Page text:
Bahrain activist verdicts send tough message on protest
An appeals court in Bahrain upheld life sentences for eight of 20 activists who helped drive last year's reform protests. Talks have started with some opposition groups, but expectations are low.
A Bahrain appeals court Tuesday upheld eight life sentences and other sentences ranging from five to 15 years against 20 political and rights activists central to last year’s pro-reform protest movement.
The verdict in the case, which had become a symbol of the government’s crackdown on the opposition, sends a signal that government concessions are unlikely even as officials begin low-level talks with some opposition groups.
“It’s a message to the international community, before the people of Bahrain, that this regime is not going to change its attitude,” said Khalil Marzouk, a leader in the Al Wefaq political society, the largest opposition group.
The activists, seven of whom were convicted in absentia and 13 of whom are in prison in Bahrain, were convicted by a military court of charges including violating the Constitution, conspiracy to overthrow the government, and espionage. They were arrested as authorities sought to crush a protest movement that began in February 2011 calling for democratic reform.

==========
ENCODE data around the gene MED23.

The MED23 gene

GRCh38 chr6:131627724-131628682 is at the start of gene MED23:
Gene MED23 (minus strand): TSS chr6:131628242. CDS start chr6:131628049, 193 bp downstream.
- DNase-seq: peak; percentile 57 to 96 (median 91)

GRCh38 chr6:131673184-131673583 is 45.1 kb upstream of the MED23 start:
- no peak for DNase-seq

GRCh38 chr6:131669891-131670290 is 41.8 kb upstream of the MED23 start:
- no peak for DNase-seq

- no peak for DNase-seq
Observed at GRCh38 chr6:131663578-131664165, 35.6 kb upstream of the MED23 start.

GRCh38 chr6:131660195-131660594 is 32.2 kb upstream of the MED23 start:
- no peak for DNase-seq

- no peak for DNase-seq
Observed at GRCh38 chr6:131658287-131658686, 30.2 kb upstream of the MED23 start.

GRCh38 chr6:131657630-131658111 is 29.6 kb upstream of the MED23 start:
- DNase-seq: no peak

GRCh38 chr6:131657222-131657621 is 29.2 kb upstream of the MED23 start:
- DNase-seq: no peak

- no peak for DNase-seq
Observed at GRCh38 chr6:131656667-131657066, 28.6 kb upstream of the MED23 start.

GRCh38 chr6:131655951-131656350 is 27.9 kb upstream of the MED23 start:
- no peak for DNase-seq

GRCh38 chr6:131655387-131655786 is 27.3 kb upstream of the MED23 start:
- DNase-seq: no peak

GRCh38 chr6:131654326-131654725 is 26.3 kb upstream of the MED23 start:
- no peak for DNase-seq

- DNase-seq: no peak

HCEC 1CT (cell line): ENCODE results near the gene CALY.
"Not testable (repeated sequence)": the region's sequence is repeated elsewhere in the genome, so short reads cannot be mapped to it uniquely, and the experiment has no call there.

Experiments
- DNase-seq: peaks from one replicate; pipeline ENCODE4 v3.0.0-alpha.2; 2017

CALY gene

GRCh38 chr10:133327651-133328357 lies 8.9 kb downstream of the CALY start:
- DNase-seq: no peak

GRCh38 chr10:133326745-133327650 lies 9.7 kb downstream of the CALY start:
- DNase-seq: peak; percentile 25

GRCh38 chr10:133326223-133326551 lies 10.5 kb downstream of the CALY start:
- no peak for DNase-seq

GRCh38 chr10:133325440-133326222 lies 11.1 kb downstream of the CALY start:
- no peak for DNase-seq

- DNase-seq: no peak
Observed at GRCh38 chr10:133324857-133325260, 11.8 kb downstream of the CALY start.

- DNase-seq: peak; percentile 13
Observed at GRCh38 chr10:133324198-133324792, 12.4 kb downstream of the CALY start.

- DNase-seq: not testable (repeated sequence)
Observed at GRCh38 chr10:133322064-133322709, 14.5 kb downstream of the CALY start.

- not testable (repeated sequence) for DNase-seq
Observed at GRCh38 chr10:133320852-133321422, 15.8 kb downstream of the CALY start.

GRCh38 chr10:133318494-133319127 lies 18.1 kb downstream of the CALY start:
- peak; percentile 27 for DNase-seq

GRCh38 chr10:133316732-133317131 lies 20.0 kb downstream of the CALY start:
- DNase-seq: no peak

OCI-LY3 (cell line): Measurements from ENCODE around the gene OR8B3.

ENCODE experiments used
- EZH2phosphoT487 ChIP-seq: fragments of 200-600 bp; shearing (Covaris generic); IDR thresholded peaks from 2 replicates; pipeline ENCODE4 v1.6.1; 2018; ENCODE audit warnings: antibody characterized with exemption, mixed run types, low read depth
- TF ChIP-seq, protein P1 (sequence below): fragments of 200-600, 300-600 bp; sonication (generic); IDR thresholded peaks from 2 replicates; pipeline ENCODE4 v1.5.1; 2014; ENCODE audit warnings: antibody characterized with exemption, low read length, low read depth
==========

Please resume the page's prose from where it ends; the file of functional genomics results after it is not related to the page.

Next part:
Some of the convicted are prominent human rights activists, like Abdulhadi Al Khawaja, who was sentenced to life in prison. Others, like Ebrahim Sharif, sentenced to five years, are leaders of opposition political movements. In a speech last year, President Obama implicitly called for their release. “You can’t have a real dialogue when parts of the peaceful opposition are in jail,” he said.
Bahrain, a tiny island off the coast of Saudi Arabia in the Persian Gulf, hosts the US Fifth Fleet, a bulwark against Iran’s influence in the region. The US has been reluctant to strongly criticize its ally even as security forces killed and tortured protesters and the government failed to enact reforms that would bring a political solution to the crisis. Protests continue, and the sectarian divide has grown increasingly bitter. The protest movement is mostly made up of members of Bahrain’s majority Shiite population, while the monarchs are Sunni.